i also love using a consistent rhythm. it's not time-bound, but by returning to simple patterns, we can easily flow through our days and get everything done.
i've found that having a rhythm makes me less anxious about feeling like i can get things done. I have many things that i do, and like everyone, i'm very busy. but i know that there is a time for everything that i both need and want to do, and knowing that, i can relax and do what needs to be done now, and know that those things will be taken care of in due time
like Lux, i do not schedule much for DS (2 yo). I agree with her assessment about how they do not really need structured things under 7.
but, this needs to be balanced against my need to be out and about with people--not feeling isolated and lonely. i found that going to play group (steiner based) once a week was great for us. It has a garden and free play, a circle time, free play, songs and story, then "morning tea" (water and muffins), and then more free play. we see the guinea pigs, and then it's time to go. DS *loves* it and has lots of "good friends."
what is great is that the moms are all there talking about things and having a good time. some moms also join "interest groups" such as baby-wearers or LLL or some such, but i find that is too much for me. going out once a week is enough, usually. but i also work--so my friend who is solely a SAHM, she tends to go to two events a week, and some moms just prefer more time out than i do, i suppose.
insofar as developing a rhythm, i started with the basics: eating and sleeping times. once i figured out when these things tended to arise as needs for me and my family, it was the loose structure on which i built the rhythm.
next, i looked at what was needed to facilitate eating and sleeping. so, for example, to get to bed, we need to have a night time rhythm. it's obvious that you need PJs and baths and such, but what is more difficult is really understanding the amount of time necessary to take one person through that, and once you have a baby, two people.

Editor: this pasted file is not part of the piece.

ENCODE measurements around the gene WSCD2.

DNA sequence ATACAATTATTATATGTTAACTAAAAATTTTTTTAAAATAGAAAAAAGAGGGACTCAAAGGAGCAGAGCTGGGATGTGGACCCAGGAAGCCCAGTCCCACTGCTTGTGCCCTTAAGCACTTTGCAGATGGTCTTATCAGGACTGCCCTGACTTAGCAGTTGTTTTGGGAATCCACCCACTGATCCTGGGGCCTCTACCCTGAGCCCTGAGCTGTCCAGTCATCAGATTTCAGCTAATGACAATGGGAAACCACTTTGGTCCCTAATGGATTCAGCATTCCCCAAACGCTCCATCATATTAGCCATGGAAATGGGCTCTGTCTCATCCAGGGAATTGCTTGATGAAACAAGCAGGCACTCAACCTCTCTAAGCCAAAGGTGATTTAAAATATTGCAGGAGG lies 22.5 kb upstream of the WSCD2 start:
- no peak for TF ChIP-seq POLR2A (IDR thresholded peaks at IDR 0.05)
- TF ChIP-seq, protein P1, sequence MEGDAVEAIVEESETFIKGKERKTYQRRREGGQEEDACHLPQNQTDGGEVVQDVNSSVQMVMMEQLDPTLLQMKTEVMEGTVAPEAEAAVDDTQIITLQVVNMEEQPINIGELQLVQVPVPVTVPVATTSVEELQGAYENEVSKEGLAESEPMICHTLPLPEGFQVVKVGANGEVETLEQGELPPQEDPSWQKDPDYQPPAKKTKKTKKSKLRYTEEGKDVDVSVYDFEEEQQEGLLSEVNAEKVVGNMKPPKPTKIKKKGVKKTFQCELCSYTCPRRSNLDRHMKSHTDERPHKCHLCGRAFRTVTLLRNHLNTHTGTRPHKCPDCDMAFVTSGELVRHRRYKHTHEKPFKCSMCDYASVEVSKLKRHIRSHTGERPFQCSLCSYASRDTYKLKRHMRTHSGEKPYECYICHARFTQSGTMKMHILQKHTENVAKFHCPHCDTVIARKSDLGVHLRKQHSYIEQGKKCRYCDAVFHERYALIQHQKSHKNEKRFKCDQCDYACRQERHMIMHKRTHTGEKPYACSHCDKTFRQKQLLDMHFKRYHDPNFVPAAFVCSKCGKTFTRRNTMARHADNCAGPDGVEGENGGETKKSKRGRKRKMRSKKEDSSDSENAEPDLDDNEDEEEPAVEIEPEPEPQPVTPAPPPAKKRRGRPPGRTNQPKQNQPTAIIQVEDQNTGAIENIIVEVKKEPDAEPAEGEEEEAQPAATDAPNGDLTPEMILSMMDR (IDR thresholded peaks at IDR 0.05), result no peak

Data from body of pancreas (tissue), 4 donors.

before my son was born (i have only one, btw), i just decided that everything would take "30 minutes more." and, it's just about right, honestly. So, while my own normal bed time routine takes about 15 minutes, i add 30 minutes for my son. so, the whole thing takes 45. this allows us to do it slowly and with patience and joy, rather than rushing, pushing and feeling frustrated. the morning routine is similar--if it takes me 15 minutes to get ready, add 30 for him. it works great.
for food, i put in 30 minutes before for prep and 30 minutes after for clean up. i find this helps a lot too. i have time for "help" and also to stop and do things like "sit on potty! sit on potty!" and still get dinner on the table at a reasonable hour. LOL!
From this framework of general times of rising, getting ready, eating, eating, eating and getting ready for bed and bedtime, i noted that there are two basic swaths of time between eating, eating, and eating that i could use in various ways.
so, i would look at that. i would look at two things: our natural inclinations between active and passive; and what we needed and wanted to do (individually, together).
just observing, after breakfast is an active time, then there's a passive, then another active heading into lunch. lunch is followed by a passive, then an active, and then passive then another active heading into dinner. and then after dinner we head down toward bedtime for him (dh and i, of course, stay up later than ds).
this allowed me to do certain things with that time. i like to get my chores done right away, so as soon as we are finished with breakfast, i do my daily chore (i have three chores and three chore days, really--bathroom, kitchen, vacuum/dusting). so, DS either helps me or he plays on his own. If he's seeking attention, i use a simple phrase: 'mommy washes the kitchen; DS plays with trains." more often than not, he's 'helping' me.
after i finish my chore, we then head into a passive time. DS likes to color during this time, and so he goes into that, and it gives me time to do some work or check emails or be online. whatever i need/want to do really. he's quite independent during this time.
once he transitions into something more active, we might go outside to play, or we might stay in depending. then we return home for lunch time. we spend that hour, and he goes down for a nap.
afternoons i tend to work, DH manages the time then. typically, they go outside again at some point, and also play inside at some point. it varies depending upon their energy and what is going on that day.
we organized each day around the things that we need to do, the things that we want to do, and the things that we would like to do if possible. now, because the rhythm is pretty well established, we actually do get to do a lot of the things that we would like to do. it's quite nice actually.
everything gets done. and everyone is happy. and when there isn't happiness, it's time to reassess and change the rhythm.